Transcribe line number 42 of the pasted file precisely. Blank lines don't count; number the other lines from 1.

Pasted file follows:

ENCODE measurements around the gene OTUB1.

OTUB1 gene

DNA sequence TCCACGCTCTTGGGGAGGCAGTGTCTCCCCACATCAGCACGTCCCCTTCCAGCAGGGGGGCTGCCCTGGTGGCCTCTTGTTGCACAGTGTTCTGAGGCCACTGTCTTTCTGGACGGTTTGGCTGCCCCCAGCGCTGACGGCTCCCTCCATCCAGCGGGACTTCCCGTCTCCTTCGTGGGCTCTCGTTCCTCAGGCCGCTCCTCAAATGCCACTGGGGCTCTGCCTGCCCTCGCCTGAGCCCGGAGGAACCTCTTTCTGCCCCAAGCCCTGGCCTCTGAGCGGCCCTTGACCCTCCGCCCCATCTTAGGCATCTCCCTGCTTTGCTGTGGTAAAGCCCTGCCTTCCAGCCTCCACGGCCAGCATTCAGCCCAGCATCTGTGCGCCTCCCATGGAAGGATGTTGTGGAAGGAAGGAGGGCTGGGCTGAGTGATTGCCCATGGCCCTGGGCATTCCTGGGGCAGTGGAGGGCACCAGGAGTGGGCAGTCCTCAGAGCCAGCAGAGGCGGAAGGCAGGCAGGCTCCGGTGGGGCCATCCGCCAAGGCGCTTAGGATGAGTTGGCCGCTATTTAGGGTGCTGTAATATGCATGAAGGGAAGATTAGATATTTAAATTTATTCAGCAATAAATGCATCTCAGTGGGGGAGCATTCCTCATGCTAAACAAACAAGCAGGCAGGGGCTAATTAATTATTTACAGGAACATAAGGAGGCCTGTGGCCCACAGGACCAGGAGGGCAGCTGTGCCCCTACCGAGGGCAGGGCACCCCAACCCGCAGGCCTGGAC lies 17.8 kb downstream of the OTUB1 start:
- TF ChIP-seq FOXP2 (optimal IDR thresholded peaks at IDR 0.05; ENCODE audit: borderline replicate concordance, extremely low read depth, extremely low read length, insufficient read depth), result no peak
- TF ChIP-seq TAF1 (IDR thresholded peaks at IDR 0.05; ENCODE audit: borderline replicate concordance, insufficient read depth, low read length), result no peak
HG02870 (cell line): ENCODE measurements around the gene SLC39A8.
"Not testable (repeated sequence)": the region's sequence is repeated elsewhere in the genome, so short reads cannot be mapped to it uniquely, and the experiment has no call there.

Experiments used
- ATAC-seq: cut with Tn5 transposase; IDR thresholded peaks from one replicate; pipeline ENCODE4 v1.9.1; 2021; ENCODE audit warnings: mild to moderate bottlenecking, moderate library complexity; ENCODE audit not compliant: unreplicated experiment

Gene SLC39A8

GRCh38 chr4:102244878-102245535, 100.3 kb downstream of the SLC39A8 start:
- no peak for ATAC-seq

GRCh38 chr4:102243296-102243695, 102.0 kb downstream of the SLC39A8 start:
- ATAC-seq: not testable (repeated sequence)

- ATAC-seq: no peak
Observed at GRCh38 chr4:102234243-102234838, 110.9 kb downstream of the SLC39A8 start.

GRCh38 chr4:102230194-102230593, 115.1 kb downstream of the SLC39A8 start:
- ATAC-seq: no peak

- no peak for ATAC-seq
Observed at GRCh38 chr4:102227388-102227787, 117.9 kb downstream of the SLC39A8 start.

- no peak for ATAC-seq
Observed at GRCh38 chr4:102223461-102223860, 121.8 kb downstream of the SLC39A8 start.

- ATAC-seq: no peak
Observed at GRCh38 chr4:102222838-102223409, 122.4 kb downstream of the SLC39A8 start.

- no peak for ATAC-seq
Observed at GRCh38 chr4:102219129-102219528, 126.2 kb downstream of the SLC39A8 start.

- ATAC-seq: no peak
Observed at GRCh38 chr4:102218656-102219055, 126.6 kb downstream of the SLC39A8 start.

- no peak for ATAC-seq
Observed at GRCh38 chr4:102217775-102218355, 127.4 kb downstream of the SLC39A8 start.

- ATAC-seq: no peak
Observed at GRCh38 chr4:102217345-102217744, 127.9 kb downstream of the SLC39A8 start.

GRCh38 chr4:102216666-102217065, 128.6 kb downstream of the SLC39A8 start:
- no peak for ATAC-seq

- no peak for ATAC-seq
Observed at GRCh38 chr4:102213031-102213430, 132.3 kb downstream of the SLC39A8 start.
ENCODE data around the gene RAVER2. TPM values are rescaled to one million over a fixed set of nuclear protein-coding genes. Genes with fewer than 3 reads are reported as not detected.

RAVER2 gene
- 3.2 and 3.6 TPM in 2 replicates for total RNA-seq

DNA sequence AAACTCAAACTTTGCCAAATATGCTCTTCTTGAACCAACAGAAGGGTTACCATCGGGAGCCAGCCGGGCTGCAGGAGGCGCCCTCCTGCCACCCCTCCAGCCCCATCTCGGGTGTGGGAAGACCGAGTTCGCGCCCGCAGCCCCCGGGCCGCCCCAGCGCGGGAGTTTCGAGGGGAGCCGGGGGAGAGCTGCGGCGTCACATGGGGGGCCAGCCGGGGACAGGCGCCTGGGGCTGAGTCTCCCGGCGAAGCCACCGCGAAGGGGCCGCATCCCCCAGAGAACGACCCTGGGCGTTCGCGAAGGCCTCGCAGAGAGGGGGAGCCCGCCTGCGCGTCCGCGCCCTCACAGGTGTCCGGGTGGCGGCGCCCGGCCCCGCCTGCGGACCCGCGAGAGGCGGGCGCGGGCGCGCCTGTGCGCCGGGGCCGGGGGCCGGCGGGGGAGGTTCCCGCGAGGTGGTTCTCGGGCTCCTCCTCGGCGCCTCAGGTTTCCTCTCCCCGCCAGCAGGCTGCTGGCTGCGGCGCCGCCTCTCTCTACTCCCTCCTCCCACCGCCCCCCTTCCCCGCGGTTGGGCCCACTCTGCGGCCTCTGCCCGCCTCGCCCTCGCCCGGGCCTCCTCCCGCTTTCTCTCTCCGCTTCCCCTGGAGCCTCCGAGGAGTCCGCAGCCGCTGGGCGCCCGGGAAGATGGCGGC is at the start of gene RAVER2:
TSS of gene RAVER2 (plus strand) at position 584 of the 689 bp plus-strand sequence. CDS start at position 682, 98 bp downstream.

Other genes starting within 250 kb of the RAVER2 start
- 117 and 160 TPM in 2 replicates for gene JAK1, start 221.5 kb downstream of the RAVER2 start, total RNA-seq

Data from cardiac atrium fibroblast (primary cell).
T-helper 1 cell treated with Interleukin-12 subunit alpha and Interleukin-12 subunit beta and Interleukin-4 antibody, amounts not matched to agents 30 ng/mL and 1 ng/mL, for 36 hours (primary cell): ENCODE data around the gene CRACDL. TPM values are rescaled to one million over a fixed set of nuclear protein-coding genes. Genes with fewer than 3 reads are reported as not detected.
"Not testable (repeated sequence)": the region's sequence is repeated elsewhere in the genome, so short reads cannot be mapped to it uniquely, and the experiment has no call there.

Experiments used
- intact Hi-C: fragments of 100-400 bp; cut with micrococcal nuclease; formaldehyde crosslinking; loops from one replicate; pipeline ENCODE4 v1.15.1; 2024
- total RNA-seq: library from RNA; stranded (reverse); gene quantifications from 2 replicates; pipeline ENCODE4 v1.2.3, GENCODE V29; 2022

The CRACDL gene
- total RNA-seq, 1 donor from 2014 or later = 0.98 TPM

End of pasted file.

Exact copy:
Other genes starting within 250 kb of the RAVER2 start